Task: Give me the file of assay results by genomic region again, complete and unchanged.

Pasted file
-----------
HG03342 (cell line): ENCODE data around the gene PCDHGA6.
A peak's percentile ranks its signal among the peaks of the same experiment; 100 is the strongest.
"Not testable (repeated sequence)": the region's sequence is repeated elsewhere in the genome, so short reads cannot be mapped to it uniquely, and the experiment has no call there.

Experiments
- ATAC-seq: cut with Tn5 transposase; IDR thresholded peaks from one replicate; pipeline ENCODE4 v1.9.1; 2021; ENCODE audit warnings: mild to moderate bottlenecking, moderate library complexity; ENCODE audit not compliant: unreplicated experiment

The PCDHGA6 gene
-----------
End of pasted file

HG03342 (cell line): ENCODE data around the gene PCDHGA6.
A peak's percentile ranks its signal among the peaks of the same experiment; 100 is the strongest.
"Not testable (repeated sequence)": the region's sequence is repeated elsewhere in the genome, so short reads cannot be mapped to it uniquely, and the experiment has no call there.

Experiments
- ATAC-seq: cut with Tn5 transposase; IDR thresholded peaks from one replicate; pipeline ENCODE4 v1.9.1; 2021; ENCODE audit warnings: mild to moderate bottlenecking, moderate library complexity; ENCODE audit not compliant: unreplicated experiment

The PCDHGA6 gene